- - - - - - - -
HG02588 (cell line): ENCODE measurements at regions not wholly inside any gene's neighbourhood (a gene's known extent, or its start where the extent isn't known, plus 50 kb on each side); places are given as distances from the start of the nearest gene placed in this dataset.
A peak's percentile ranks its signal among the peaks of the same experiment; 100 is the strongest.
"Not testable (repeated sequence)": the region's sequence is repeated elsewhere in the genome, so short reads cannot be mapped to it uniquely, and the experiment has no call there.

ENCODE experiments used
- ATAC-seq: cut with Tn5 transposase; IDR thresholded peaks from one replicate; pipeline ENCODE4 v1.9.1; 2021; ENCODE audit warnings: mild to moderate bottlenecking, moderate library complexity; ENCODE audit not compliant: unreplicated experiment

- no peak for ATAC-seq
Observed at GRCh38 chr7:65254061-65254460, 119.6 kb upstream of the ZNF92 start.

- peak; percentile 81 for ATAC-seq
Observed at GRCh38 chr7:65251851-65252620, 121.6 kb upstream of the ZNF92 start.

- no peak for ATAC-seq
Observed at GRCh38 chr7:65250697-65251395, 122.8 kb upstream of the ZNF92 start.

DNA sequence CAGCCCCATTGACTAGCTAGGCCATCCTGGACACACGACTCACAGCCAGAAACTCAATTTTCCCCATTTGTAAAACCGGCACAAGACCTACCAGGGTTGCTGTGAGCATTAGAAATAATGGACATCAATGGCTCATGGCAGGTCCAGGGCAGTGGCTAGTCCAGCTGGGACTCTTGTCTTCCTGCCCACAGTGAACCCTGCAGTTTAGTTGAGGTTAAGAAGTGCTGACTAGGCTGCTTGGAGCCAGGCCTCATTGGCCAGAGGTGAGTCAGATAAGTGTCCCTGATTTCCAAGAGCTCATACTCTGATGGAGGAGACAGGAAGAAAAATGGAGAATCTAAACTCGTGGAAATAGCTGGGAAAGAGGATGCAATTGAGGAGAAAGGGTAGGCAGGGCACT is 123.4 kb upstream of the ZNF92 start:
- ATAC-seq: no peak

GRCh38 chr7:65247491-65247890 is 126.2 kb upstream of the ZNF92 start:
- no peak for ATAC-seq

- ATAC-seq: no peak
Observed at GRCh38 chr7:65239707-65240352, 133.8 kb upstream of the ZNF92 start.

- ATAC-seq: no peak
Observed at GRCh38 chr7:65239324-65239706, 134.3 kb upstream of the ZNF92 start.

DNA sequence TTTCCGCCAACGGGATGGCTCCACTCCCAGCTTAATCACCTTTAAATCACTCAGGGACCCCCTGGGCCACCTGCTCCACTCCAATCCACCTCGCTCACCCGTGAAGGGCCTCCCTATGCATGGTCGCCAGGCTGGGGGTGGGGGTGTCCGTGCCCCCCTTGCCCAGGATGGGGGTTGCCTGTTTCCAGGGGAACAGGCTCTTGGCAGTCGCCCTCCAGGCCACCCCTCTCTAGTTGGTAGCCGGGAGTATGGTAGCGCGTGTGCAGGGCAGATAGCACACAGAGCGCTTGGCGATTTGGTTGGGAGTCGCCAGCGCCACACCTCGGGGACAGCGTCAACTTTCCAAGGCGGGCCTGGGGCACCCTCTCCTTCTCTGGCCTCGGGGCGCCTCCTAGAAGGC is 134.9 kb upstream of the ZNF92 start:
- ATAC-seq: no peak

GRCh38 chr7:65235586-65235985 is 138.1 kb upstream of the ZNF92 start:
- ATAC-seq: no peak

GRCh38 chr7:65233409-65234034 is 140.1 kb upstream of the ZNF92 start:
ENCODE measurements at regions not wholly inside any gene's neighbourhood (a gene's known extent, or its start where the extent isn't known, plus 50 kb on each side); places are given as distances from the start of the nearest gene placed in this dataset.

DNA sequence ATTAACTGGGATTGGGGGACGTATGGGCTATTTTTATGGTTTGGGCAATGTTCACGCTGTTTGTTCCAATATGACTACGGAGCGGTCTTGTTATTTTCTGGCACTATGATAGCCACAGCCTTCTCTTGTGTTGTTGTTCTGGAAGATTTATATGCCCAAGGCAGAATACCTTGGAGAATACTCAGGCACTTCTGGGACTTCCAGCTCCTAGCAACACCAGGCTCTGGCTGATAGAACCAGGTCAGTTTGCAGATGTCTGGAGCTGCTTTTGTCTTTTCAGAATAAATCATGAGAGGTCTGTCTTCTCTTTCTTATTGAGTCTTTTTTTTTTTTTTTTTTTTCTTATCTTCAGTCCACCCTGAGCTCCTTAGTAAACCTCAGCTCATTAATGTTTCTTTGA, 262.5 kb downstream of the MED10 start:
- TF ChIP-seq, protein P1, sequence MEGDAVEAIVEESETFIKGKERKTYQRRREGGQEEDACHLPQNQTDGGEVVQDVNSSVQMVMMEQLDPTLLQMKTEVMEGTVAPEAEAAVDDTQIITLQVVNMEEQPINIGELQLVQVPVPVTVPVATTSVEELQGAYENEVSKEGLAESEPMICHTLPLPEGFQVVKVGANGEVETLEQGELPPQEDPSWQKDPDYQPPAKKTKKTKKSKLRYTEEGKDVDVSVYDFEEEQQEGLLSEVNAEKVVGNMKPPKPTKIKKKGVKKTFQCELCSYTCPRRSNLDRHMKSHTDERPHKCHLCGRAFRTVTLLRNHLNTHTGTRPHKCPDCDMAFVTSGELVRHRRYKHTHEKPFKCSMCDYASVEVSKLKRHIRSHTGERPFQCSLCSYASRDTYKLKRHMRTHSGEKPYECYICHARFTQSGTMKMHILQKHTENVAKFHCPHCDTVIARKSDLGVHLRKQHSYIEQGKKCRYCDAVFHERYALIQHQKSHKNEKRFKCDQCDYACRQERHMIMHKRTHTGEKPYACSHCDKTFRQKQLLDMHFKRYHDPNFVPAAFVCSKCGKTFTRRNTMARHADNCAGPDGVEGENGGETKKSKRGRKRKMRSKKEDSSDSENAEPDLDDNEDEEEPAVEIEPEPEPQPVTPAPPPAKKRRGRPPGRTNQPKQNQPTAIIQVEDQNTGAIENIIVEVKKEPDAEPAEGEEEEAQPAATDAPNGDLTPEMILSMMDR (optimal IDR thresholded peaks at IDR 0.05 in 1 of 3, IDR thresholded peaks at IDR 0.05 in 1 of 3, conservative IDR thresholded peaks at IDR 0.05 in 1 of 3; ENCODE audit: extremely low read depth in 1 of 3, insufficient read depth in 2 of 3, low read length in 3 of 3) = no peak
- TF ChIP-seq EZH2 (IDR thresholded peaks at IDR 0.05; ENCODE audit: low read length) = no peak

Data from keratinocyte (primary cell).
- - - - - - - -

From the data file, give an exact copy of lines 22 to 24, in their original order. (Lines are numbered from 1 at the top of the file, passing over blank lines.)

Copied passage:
GRCh38 chr7:65235586-65235985 is 138.1 kb upstream of the ZNF92 start:
- ATAC-seq: no peak

GRCh38 chr7:65233409-65234034 is 140.1 kb upstream of the ZNF92 start: